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Vivaldi meets Werther: Four Seasons at the Bridewell Theatre

Vivaldi meets Werther: Four SeasonsVivaldi’s four violin concerti depicting Spring, Summer, Autumn and Winter, which we know collectively as ‘The Four Seasons’ are probably some of the most well-known music composed in the early eighteenth century. Pamela Schermann, the director, had the idea of performing them using five-string players and what sounded like an electric piano, breaking up the sequence of twelve descriptive movements with excerpts from Goethe’s novel ‘The Sorrows of Young Werther’ recited by an actor, and showing how Werther reacts to unrequited love over the course of a year.

Alda Dizdari is the solo violinist, giving a very romantic interpretation of the music and the sort of lush sound from her violin that Vivaldi would not recognise. She is ably accompanied by a string quartet led by Maria Gillicel, a very strong young player and certainly one to watch, Tayfun Can Bomboz, Anna Barsgjana and Adir Shyti. The solo violin is meant to represent Charlotte, whom Werther loves but who does not return his love: this does not work as Alda Dizdari’s playing is very emotional in style as if she is head over heels in love with him and especially as we do not see Charlotte’s real love, Albert, at all! All her playing seems to be directed at Werther.

Werther is portrayed by Samuel Lawrence who must be congratulated on his feat of learning Goethe’s poetic lines in an uncredited English translation. He is most successful in Spring and Summer when his youthful enthusiasm carries the day, but does not have quite the necessary pathos or depth of characterisation when it comes to Winter. The programme states that Goethe’s novel was so successful that men began to dress in the clothing style described in the book: it is a shame that the costume and set designer, Yole Lambrecht, has not been able to emulate this in her designs.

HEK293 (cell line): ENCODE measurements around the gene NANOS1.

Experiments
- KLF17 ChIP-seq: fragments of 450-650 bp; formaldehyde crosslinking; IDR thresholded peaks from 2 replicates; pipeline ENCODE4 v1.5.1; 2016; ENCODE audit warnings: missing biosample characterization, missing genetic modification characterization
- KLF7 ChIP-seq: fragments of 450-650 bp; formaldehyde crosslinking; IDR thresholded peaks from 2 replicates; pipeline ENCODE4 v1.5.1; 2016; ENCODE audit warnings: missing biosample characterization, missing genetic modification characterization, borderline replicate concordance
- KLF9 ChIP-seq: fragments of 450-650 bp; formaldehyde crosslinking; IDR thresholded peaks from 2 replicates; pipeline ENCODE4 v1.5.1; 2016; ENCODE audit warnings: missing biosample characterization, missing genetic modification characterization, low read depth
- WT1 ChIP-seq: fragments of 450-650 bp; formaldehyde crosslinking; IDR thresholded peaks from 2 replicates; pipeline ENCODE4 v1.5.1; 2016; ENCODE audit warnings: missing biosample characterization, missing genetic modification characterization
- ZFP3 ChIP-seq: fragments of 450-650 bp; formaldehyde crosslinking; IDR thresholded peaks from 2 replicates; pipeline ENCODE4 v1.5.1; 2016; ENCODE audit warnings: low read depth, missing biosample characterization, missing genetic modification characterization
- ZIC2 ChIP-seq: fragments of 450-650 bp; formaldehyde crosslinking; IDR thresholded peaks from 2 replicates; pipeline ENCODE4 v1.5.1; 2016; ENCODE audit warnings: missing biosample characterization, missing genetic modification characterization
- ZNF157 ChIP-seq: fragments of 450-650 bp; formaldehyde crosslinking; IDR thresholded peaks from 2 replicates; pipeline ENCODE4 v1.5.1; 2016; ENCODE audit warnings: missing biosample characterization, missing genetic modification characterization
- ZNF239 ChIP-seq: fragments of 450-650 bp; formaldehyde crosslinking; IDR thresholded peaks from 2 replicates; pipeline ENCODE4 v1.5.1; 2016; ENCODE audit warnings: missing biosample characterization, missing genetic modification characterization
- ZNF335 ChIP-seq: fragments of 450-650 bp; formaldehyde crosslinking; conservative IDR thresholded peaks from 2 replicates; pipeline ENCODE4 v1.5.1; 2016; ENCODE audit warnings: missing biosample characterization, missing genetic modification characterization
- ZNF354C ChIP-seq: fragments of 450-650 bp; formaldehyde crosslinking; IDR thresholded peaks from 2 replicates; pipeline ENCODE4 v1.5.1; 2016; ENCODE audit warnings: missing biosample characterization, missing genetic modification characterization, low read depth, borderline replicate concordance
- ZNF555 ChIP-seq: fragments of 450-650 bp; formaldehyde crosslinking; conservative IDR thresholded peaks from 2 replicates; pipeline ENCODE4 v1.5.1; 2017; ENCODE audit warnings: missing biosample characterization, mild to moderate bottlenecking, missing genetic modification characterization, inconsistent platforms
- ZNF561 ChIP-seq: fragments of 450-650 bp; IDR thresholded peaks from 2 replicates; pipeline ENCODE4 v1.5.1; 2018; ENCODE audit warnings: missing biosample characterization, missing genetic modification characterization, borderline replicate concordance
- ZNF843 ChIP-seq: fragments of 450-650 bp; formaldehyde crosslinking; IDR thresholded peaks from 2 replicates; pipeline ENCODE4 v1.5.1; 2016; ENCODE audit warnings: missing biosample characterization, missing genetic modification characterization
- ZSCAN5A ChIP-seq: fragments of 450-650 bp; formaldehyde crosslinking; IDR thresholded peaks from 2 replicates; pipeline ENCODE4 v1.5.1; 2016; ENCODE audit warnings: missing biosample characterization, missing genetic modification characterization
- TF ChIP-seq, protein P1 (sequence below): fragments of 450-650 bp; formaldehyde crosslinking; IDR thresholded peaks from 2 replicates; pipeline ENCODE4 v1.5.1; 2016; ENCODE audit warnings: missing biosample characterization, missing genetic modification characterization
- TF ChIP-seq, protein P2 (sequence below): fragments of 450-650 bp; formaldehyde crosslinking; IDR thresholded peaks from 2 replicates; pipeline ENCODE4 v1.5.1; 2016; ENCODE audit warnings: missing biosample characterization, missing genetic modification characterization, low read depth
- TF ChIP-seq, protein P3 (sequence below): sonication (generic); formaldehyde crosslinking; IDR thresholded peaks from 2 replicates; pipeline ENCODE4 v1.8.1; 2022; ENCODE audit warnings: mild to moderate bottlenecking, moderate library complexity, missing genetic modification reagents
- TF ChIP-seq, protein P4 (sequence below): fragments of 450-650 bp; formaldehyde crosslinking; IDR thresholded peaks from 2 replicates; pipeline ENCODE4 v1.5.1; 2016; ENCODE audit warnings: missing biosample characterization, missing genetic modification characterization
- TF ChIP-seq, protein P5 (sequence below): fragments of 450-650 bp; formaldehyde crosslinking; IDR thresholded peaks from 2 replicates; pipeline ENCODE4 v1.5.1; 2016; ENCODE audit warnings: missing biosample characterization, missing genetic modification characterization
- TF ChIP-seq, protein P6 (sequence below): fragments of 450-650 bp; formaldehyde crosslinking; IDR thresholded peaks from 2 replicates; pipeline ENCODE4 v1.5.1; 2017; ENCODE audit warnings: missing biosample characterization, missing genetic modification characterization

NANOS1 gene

The director clearly found it difficult to give Werther much to do whilst the music was playing. Occasionally he spoke over the music, as in a melodrama, but too often he seemed either to be standing on the table and/or throwing his papers around. The rather cavernous set (just drapes) did not help here: a more confined acting space would have aided communication with the audience; as it was the 65-minute piece was surprisingly uninvolving.

One wonders if, as this was a production staged as part of “Opera in the City”, whether excerpts from Massenet’s opera ‘Werther’ might not have worked better than the spoken word, especially given the passionate music that Massenet supplied!

3 Star Review

Review by John Groves

This multidisciplinary project (classical music/theatre) tells the story of Goethe’s tragic anti-hero Young Werther through Antonio Vivaldi’s violin concert ‘The Four Seasons’. Music and text communicate with each other to follow Werther on his journey through the seasons, and paint a picture of his troubled mind. The productions stars violinist Alda Dizdari (Wigmore Hall, Cadogan Hall, BBC3 Radio, UK wide and international concert tours) as ‘Lotte’ opposite Samuel Lawrence (Theatre Royal Bath, Theatre503, Tobacco Factory, National Tours) as ‘Werther’.

Vivaldi meets Werther: Four Seasons is part of Opera in the City Festival, London’s new summer opera festival from 20 August – 7 September at Bridewell Theatre. Now in its third year, it champions new works, reimaginations and UK premieres by the most exciting British and international artists.
https://www.opera-in-the-city.com/

OPERA IN THE CITY FESTIVAL
20th August – 7th September 2019
Bridewell Theatre
14 Bride Lane, Fleet Street
London EC4Y 8EQ

Author

  • John Groves

    John Groves studied singing with Robert Easton and conducting with Clive Timms. He was lucky enough to act in the British premiere of a Strindberg play at the Edinburgh Festival Fringe more years ago than he cares to remember, as well as singing at the Royal Opera House - once! He taught drama and music at several schools, as well as examining the practical aspects of GCSE and A level drama for many years. For twenty five years he has conducted a brass band as well as living on one of the highest points of East Sussex surrounded by woodland, deer, foxes and badgers, with kites and buzzards flying overhead.

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